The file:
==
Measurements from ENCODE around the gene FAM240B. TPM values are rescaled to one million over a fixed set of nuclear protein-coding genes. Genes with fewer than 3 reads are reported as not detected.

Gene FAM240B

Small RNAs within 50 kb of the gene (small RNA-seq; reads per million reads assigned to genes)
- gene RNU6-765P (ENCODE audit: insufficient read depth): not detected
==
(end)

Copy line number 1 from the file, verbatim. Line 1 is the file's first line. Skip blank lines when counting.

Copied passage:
Measurements from ENCODE around the gene FAM240B. TPM values are rescaled to one million over a fixed set of nuclear protein-coding genes. Genes with fewer than 3 reads are reported as not detected.